Bruker BioSpin GmbH, Germany
Title: Authenticity and Quality Control of Spices and Herbs by Automated 1H-NMR Spectroscopy and Statistics
Time : 14:30-14:50
Dr. Andrea Steck has a thirty-year expertise in NMR spectroscopy, in the fields of research, contract customer services, method development, and application likewise, practiced both in university and industry. She also has conducted the process to ISO-17025 accreditation for four matrices in 2015 as quality manager. In a current cooperation project with Arotop Food & Environment GmbH, financially supported by the German Federal Ministry of Food and Agriculture (BMEL), an NMR methodology for authenticity and quality control of spices and herbs is under development.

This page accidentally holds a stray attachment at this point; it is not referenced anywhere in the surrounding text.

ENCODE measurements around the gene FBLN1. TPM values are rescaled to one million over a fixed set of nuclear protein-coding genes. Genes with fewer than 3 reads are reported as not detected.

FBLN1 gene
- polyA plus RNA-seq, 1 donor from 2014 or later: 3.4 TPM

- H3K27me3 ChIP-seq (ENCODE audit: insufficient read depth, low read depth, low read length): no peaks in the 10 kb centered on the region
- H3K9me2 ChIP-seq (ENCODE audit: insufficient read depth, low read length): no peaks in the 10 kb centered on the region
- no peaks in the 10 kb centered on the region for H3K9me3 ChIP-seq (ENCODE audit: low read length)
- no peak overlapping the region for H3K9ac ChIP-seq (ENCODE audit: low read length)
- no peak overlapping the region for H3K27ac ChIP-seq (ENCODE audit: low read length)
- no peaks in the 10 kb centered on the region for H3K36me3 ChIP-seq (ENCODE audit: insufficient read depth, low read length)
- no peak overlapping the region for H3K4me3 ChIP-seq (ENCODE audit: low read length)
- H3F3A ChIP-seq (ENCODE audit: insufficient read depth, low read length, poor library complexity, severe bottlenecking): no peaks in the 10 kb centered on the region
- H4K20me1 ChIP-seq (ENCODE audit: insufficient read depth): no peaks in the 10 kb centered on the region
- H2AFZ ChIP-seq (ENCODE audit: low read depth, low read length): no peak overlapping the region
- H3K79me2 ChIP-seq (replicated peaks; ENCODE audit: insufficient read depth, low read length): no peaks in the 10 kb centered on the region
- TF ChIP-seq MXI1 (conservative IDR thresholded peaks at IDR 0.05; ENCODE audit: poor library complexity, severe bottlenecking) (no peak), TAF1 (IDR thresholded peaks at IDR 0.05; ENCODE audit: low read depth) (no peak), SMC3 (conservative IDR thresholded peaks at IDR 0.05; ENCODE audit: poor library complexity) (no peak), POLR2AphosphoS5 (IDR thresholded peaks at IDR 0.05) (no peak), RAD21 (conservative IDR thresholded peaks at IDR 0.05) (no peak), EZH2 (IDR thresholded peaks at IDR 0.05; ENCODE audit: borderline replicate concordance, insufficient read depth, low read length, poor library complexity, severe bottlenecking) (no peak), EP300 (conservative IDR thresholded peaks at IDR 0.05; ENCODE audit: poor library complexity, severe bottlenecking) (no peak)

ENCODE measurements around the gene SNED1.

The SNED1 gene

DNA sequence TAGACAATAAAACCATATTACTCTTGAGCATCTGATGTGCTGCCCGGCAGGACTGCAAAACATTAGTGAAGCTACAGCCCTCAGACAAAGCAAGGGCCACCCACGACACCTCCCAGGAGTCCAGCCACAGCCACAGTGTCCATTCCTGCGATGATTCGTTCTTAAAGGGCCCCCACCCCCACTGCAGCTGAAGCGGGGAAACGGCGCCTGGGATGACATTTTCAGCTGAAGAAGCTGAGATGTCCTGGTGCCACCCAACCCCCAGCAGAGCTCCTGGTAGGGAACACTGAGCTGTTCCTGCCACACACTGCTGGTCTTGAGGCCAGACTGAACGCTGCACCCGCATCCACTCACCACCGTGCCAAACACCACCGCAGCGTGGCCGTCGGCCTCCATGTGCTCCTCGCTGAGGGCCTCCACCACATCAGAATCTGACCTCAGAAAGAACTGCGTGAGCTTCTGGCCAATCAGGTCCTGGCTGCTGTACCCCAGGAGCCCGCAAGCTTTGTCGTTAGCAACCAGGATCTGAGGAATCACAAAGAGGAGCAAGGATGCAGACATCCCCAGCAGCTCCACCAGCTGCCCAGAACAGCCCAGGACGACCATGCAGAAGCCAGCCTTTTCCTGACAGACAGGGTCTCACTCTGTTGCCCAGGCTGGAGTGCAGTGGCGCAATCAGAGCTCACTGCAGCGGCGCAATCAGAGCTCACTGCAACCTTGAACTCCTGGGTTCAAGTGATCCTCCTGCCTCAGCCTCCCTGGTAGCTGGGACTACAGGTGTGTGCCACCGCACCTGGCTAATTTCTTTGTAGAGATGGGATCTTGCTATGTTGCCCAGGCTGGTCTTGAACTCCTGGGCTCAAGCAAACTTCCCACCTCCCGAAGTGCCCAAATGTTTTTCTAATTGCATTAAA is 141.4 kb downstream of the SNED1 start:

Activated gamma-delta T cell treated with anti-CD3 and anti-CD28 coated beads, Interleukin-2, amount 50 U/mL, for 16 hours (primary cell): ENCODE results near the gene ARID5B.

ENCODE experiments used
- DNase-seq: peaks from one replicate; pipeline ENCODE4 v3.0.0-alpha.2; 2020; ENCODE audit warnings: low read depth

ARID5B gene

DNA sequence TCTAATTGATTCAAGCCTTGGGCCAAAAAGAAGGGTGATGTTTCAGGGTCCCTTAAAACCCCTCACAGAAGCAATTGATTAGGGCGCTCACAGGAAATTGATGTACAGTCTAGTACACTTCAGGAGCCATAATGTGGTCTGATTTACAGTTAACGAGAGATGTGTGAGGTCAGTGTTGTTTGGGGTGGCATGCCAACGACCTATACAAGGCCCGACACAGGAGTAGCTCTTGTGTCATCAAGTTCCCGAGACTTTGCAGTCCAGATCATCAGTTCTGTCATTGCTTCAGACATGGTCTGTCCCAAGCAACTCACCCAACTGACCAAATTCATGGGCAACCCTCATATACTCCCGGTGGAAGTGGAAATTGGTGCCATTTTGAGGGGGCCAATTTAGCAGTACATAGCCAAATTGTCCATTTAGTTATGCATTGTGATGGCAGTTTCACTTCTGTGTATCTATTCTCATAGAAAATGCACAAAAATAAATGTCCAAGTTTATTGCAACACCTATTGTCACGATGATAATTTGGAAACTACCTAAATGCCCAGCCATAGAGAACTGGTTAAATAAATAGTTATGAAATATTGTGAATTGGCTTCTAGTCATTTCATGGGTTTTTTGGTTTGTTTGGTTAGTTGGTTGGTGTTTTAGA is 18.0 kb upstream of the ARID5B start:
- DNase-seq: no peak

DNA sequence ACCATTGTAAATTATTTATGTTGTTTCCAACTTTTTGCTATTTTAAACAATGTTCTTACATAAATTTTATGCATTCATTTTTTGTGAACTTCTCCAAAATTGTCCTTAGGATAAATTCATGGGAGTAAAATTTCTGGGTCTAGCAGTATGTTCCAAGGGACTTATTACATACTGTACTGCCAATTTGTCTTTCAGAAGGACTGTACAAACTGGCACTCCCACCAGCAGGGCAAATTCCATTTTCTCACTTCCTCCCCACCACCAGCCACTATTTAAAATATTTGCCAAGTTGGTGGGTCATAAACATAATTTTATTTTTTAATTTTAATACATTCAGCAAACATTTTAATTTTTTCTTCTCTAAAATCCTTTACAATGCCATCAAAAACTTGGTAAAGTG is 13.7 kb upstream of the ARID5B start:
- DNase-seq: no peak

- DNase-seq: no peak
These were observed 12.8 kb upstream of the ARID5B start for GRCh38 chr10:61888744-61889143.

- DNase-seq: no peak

University of Saskatchewan, Canada
Title: Factors affecting functional properties of aquafaba, water recovered from commercially canned chickpeas
Time : 14:50-15:10
Dr. Rana Mustafa is a Researcher in the Department of Plant Sciences at the University of Saskatchewan. She obtained her M.Sc. and PhD in Food Biotechnology and Processing from the National School of Agronomy and Food Sciences (ENSAIA) at the University of Lorraine (France). She has special expertise and interest in innovating traditional foods and converting them into healthy marketable products. She has built this expertise over several years of research and teaching at universities in France, Syria and Canada. Her current research activities predominantly include, among others, formulation of new products from chickpea and faba bean